However, unlike most cities throughout Poland, Łódź did not suffer much destruction in World War II. The Jewish population was rounded up and exterminated in death camps, but the city did not suffer major bombing or warfare, sparing some amazing early 20th century architecture.
And Łódź is coming back! Because of the immense wealth generated by the textile industry, luxurious mansions coexisted with immense brick factories and old tenement houses. Many of the mills have been redeveloped as high tech think tanks, malls, or hotels. The arts thrive. Mansions have become museums. The main street through town, ulica Piotrkowski, throbs with cafes, restaurants, and boutiques. We were impressed at the activity, although there is still a lot of urban decay throughout the city.
During a recent trip to Łódź, my wife and I booked a couple of nights in Hostelik Wiktoriański at Sienkiewicza 40, near the main tourist area of the revived downtown. Come to find out, the lobby of the hostel faced the main street, but the rooms were in back in the courtyard. It was a bit gray and grimy, and not too welcoming. But the rooms were clean and the plumbing worked, and parking was free (for our tiny rental Opal) so we can't complain too much. A art-house cinema was in the building across the courtyard. I saw stacks of film cans in the lobby, so possibly they are trying to preserve films and project them optically (the old-fashioned way).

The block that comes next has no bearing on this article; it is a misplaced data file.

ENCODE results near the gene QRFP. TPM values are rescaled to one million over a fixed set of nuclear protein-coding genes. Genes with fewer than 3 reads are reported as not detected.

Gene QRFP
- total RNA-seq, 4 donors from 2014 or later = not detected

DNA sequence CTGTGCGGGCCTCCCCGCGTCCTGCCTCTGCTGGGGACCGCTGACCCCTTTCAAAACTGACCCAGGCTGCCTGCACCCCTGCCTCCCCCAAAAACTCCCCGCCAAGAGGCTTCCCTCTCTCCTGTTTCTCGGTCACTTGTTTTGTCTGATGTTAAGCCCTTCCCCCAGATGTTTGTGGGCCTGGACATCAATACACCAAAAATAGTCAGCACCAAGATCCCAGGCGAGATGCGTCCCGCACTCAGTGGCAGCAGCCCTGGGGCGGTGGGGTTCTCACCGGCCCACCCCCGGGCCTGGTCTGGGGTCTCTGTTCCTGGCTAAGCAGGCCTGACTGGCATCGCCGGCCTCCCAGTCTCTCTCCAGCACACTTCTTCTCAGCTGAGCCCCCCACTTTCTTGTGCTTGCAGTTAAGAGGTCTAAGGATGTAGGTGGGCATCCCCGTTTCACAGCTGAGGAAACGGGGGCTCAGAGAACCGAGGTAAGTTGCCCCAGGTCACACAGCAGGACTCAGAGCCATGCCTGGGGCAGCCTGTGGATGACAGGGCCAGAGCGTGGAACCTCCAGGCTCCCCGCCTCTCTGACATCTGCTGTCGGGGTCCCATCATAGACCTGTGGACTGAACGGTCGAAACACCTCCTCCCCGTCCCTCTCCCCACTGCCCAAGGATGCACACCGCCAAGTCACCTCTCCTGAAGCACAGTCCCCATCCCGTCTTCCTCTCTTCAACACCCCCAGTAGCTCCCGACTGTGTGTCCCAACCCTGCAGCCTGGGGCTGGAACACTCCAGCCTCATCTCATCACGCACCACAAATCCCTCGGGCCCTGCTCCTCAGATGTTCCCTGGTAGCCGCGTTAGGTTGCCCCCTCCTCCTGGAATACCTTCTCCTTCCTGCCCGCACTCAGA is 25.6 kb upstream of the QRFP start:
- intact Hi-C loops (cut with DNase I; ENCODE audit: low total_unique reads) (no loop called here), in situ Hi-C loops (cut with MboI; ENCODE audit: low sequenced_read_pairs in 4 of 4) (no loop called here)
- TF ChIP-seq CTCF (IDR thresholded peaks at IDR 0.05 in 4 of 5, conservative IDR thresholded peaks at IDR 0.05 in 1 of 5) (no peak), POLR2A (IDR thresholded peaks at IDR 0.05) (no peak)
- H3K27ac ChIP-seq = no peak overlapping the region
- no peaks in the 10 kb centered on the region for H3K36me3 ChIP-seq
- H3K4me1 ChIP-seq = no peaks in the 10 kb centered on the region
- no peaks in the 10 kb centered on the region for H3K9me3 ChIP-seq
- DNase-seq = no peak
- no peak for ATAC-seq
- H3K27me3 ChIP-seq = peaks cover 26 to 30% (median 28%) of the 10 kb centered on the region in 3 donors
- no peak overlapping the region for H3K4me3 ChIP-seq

These buildings look like they have not had much upgrading over the years other than electrical work. Of course, now there is interior plumbing. And the windows are modern.
Great door. It has survived a century - how many people have passed through it? What drama, tragedy, or hope has it witnessed?
The hallways on the upper floors were pretty dingy. But the buildings had been massively built a century ago.
While I took this picture, a lady on her way to work came down the steps. She looked annoyed at me. She likely figured I was another one of those obnoxious tourists who stayed at the hostel. Sorry, this was too good of a chance to see inside one of these old buildings.
The square pictures are scans of Kodak Tri-X film that I shot with a Rolleiflex 3.5E camera, equipped with the Schneider Xenotar 75mm ƒ/3.5 lens. I developed the film in Kodak HC-110 developer at dilution "B", 4:30 minutes at 68° F. I posted them at 2,400 pixels wide, so click any frame to see more detail.